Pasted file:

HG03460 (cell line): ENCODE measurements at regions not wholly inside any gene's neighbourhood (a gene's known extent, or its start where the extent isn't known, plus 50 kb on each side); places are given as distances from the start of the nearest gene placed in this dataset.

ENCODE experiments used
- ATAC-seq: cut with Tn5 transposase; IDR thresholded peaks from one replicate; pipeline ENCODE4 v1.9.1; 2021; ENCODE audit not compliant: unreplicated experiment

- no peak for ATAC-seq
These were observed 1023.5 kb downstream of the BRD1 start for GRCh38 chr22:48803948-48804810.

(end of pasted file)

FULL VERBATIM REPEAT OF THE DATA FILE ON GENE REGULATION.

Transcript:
HG03460 (cell line): ENCODE measurements at regions not wholly inside any gene's neighbourhood (a gene's known extent, or its start where the extent isn't known, plus 50 kb on each side); places are given as distances from the start of the nearest gene placed in this dataset.

ENCODE experiments used
- ATAC-seq: cut with Tn5 transposase; IDR thresholded peaks from one replicate; pipeline ENCODE4 v1.9.1; 2021; ENCODE audit not compliant: unreplicated experiment

- no peak for ATAC-seq
These were observed 1023.5 kb downstream of the BRD1 start for GRCh38 chr22:48803948-48804810.